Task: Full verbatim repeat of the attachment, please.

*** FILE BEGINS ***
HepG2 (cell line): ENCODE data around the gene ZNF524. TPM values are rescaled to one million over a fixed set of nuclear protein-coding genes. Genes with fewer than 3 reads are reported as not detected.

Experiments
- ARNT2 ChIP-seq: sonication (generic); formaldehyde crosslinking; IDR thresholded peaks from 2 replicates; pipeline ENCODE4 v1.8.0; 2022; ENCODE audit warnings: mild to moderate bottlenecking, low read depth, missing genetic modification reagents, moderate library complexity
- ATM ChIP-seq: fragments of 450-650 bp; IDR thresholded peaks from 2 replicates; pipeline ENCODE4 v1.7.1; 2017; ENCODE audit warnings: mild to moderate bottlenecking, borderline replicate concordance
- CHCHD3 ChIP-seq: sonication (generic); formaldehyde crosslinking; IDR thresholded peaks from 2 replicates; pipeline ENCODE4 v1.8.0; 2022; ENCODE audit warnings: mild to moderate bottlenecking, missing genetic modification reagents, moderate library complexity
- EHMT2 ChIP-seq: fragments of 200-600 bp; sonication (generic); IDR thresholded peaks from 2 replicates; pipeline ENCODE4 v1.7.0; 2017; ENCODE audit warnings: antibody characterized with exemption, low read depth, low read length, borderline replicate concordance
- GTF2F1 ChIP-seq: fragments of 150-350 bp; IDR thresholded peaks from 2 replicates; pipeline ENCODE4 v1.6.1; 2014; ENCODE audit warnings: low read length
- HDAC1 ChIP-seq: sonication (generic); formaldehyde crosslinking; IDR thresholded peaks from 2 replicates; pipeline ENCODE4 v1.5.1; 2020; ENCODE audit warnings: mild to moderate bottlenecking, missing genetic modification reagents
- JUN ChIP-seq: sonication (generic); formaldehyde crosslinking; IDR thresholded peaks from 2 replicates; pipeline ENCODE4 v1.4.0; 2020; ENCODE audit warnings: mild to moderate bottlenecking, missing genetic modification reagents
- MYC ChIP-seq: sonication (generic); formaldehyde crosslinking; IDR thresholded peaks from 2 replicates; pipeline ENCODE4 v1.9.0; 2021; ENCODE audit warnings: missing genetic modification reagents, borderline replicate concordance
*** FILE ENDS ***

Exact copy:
HepG2 (cell line): ENCODE data around the gene ZNF524. TPM values are rescaled to one million over a fixed set of nuclear protein-coding genes. Genes with fewer than 3 reads are reported as not detected.

Experiments
- ARNT2 ChIP-seq: sonication (generic); formaldehyde crosslinking; IDR thresholded peaks from 2 replicates; pipeline ENCODE4 v1.8.0; 2022; ENCODE audit warnings: mild to moderate bottlenecking, low read depth, missing genetic modification reagents, moderate library complexity
- ATM ChIP-seq: fragments of 450-650 bp; IDR thresholded peaks from 2 replicates; pipeline ENCODE4 v1.7.1; 2017; ENCODE audit warnings: mild to moderate bottlenecking, borderline replicate concordance
- CHCHD3 ChIP-seq: sonication (generic); formaldehyde crosslinking; IDR thresholded peaks from 2 replicates; pipeline ENCODE4 v1.8.0; 2022; ENCODE audit warnings: mild to moderate bottlenecking, missing genetic modification reagents, moderate library complexity
- EHMT2 ChIP-seq: fragments of 200-600 bp; sonication (generic); IDR thresholded peaks from 2 replicates; pipeline ENCODE4 v1.7.0; 2017; ENCODE audit warnings: antibody characterized with exemption, low read depth, low read length, borderline replicate concordance
- GTF2F1 ChIP-seq: fragments of 150-350 bp; IDR thresholded peaks from 2 replicates; pipeline ENCODE4 v1.6.1; 2014; ENCODE audit warnings: low read length
- HDAC1 ChIP-seq: sonication (generic); formaldehyde crosslinking; IDR thresholded peaks from 2 replicates; pipeline ENCODE4 v1.5.1; 2020; ENCODE audit warnings: mild to moderate bottlenecking, missing genetic modification reagents
- JUN ChIP-seq: sonication (generic); formaldehyde crosslinking; IDR thresholded peaks from 2 replicates; pipeline ENCODE4 v1.4.0; 2020; ENCODE audit warnings: mild to moderate bottlenecking, missing genetic modification reagents
- MYC ChIP-seq: sonication (generic); formaldehyde crosslinking; IDR thresholded peaks from 2 replicates; pipeline ENCODE4 v1.9.0; 2021; ENCODE audit warnings: missing genetic modification reagents, borderline replicate concordance